During the arbitration of this case, Jimenez provided a strong foundation for his use of deadly force. First, Jimenez explained that he was trained that a fleeing suspect usually means that they are or have been engaged in more serious criminal activity than a mere traffic violation. Likewise, he had been trained that a suspect fleeing in a vehicle could likely be disposing of contraband or arming themselves. Thus, when the suspect-driver fled, Jimenez’s concern for his safety and the safety of his partner became elevated.

Furthermore, Jimenez articulated that the Department’s high-risk car stop policy specifically requires that its officers “consider any high-risk car stop suspect armed until [the officer] personally assures themselves otherwise.” Therefore, Jimenez was required by policy to presume the suspect-driver to be armed. What’s more, Jimenez related that the driver eschewed other wide-open avenues of escape, in favor of running directly toward the driver’s side of the patrol vehicle. Finally, Jimenez testified that the driver jammed his hands in his waistband, an area that all witnesses testified is synonymous with the secreting of weapons.

Those factors were the lynchpins in establishing the reasonableness of Jimenez’s use of deadly force.

Two main factors complicated the case:  (1) Unbeknownst to Jimenez, Aylworth was outside the patrol vehicle, positioned behind the “V” of the driver’s side door with his duty weapon pointed at the suspect-driver; from his vantage point, Aylworth was able to see the suspect-driver’s empty hands after they were pulled from his waistband; (2) There was a fresh bullet strike mark on the trunk of the suspect’s vehicle that the Department tried to attribute to Jimenez and that, based on the angle of the mark, would have indicated Jimenez fired prematurely, while the suspect was still in the “V” of the driver’s side door.

However, the arbitrator clearly understood the implication of different vantage points. Moreover, thanks to the Legal Defense Fund’s generous coverage, this author hired Certified Senior Crime Scene Analyst Alexander Jason to provide expert testimony in ballistics. Jason suspected that the deep, non-perforating bullet impression left on the trunk lid could not have come from the type of weapon Jimenez used. Jason tested this hypothesis with two trunk lids of the same make and model and numerous and various rounds fired at the trunk lids.

Jason easily documented with beautiful photo imagery that it was impossible for Jimenez’s firearm to have left the type of impact mark found on the suspect’s trunk lid. Rather, the mark was more likely caused by a lower-caliber round. This testimony proved very persuasive.  The arbitrator held that the Department’s theory that Jimenez fired prematurely wholly lacked merit.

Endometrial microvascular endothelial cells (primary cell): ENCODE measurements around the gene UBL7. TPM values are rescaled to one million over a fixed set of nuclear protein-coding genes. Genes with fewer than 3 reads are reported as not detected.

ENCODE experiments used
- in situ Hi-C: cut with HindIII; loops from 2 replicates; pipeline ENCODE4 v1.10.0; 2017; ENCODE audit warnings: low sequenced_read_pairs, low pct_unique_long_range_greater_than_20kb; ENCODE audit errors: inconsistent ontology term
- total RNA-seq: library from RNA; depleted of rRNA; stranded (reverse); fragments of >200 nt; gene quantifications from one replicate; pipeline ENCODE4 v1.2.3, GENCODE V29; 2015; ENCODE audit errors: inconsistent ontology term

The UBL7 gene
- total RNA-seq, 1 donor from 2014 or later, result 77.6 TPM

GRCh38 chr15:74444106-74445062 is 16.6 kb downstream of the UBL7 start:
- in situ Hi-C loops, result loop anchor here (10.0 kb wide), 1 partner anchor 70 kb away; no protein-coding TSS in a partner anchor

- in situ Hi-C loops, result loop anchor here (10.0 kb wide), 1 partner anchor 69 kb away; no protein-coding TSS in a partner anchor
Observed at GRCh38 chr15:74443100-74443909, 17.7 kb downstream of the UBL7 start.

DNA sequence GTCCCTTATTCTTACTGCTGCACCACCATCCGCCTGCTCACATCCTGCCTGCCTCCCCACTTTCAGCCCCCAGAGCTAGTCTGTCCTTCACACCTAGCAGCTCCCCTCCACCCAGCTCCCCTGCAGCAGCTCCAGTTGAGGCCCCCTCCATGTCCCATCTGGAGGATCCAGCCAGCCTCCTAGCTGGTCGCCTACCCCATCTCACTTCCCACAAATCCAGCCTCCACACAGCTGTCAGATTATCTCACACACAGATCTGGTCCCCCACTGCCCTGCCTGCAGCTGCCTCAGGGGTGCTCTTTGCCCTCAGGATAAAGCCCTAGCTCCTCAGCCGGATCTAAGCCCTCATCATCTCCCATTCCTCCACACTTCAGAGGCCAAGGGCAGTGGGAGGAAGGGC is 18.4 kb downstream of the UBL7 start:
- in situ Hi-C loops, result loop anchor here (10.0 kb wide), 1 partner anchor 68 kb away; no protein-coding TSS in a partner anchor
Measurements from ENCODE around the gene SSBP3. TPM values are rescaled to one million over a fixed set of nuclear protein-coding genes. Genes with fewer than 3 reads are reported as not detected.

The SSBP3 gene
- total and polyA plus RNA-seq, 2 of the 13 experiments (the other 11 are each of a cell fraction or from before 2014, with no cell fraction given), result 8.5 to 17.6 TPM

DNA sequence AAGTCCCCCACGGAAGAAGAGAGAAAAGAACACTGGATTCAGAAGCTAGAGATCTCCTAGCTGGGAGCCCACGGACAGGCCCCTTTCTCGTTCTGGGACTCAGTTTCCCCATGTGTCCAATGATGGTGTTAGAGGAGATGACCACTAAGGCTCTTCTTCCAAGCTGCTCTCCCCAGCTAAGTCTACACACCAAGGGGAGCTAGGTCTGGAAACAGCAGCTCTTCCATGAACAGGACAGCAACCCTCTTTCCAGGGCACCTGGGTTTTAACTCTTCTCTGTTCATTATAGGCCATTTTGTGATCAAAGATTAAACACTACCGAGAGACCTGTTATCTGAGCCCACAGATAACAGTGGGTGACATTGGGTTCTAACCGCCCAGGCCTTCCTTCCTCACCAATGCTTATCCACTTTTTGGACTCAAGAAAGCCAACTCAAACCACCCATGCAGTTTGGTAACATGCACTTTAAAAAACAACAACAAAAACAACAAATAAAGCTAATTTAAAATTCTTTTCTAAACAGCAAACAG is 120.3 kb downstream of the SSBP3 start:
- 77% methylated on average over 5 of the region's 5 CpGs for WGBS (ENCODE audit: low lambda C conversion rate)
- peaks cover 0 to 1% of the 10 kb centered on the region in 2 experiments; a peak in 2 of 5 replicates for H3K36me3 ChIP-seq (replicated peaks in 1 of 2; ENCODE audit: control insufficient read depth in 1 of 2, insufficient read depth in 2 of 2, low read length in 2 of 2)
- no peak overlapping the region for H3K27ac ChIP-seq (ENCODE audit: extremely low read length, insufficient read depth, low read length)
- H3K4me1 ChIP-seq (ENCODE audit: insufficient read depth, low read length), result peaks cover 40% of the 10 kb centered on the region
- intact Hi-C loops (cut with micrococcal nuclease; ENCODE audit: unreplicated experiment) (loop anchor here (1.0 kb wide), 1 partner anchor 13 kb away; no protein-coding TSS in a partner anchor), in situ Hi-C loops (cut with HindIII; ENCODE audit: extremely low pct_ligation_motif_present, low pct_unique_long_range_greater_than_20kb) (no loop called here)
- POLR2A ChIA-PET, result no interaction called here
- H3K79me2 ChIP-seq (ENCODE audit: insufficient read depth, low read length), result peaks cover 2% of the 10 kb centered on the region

During the arbitration proceeding, the arbitrator determined that the evidence pointed to the suspect fighting rather than fleeing. The arbitrator agreed that it was reasonable for Jimenez to perceive the suspect as posing a deadly threat because:

  1. The suspect evaded officers, raising the threat level.
  2. The Department’s high-risk car stop policy requires officers to assume a high-risk car stop suspect is armed until the officer personally assures themselves otherwise.
  3. The suspect eschewed other open avenues of escape.
  4. The suspect failed to obey commands to show his hands.
  5. The suspect looked over his shoulder at Jimenez, causing Jimenez to believe that the suspect saw that he had a gun pointed at him.
  6. Instead of complying with commands, the suspect reached into his waistband, an area that, based on Jimenez’s training and experience, was synonymous with the secreting of weapons.

The arbitrator noted that, while not relevant, he was cognizant of the fact brought out at arbitration that the suspect had a long criminal history; that the suspect had committed a murder during a robbery, which earned him $46, just five hours prior to Jimenez’s encounter. Moreover, the arbitrator recognized that the suspect was high on a cocktail of ecstasy, alcohol and cocaine.

Ultimately, the arbitrator ordered the City to return Jimenez to work with full back pay and benefits, within 14 days.

Jimenez is thrilled to be going back to continue fulfilling his lifelong dream of policing, and he and this author are grateful for the support that the Legal Defense Fund provided throughout this case.

PORAC Legal Defense Administrator Ed Fishman Testimony: Law Enforcement Use of Body Cameras.